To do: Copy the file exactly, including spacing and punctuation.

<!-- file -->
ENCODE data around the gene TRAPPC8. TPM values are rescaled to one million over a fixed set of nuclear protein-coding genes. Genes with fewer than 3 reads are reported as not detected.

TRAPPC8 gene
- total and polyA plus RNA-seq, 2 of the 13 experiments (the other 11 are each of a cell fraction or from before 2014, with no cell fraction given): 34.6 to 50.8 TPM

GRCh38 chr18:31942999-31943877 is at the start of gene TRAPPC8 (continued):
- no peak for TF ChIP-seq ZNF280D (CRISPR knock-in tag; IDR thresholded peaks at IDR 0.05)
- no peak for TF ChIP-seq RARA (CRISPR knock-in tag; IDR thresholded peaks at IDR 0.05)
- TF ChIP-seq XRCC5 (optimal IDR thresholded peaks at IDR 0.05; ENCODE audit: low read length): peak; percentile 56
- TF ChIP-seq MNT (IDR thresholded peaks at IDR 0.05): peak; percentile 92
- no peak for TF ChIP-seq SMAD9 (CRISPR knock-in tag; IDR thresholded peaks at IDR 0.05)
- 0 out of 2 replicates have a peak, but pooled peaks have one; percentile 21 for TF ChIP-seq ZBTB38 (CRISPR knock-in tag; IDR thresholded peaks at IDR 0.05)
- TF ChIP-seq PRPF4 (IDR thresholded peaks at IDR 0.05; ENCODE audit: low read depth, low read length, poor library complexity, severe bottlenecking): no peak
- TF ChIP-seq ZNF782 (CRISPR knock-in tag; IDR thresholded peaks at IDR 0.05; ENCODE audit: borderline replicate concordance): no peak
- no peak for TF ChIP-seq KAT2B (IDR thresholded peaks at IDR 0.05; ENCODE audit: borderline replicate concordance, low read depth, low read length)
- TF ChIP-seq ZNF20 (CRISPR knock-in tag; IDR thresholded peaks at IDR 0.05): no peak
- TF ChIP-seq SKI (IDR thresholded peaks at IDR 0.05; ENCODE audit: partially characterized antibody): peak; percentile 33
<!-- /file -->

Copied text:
ENCODE data around the gene TRAPPC8. TPM values are rescaled to one million over a fixed set of nuclear protein-coding genes. Genes with fewer than 3 reads are reported as not detected.

TRAPPC8 gene
- total and polyA plus RNA-seq, 2 of the 13 experiments (the other 11 are each of a cell fraction or from before 2014, with no cell fraction given): 34.6 to 50.8 TPM

GRCh38 chr18:31942999-31943877 is at the start of gene TRAPPC8 (continued):
- no peak for TF ChIP-seq ZNF280D (CRISPR knock-in tag; IDR thresholded peaks at IDR 0.05)
- no peak for TF ChIP-seq RARA (CRISPR knock-in tag; IDR thresholded peaks at IDR 0.05)
- TF ChIP-seq XRCC5 (optimal IDR thresholded peaks at IDR 0.05; ENCODE audit: low read length): peak; percentile 56
- TF ChIP-seq MNT (IDR thresholded peaks at IDR 0.05): peak; percentile 92
- no peak for TF ChIP-seq SMAD9 (CRISPR knock-in tag; IDR thresholded peaks at IDR 0.05)
- 0 out of 2 replicates have a peak, but pooled peaks have one; percentile 21 for TF ChIP-seq ZBTB38 (CRISPR knock-in tag; IDR thresholded peaks at IDR 0.05)
- TF ChIP-seq PRPF4 (IDR thresholded peaks at IDR 0.05; ENCODE audit: low read depth, low read length, poor library complexity, severe bottlenecking): no peak
- TF ChIP-seq ZNF782 (CRISPR knock-in tag; IDR thresholded peaks at IDR 0.05; ENCODE audit: borderline replicate concordance): no peak
- no peak for TF ChIP-seq KAT2B (IDR thresholded peaks at IDR 0.05; ENCODE audit: borderline replicate concordance, low read depth, low read length)
- TF ChIP-seq ZNF20 (CRISPR knock-in tag; IDR thresholded peaks at IDR 0.05): no peak
- TF ChIP-seq SKI (IDR thresholded peaks at IDR 0.05; ENCODE audit: partially characterized antibody): peak; percentile 33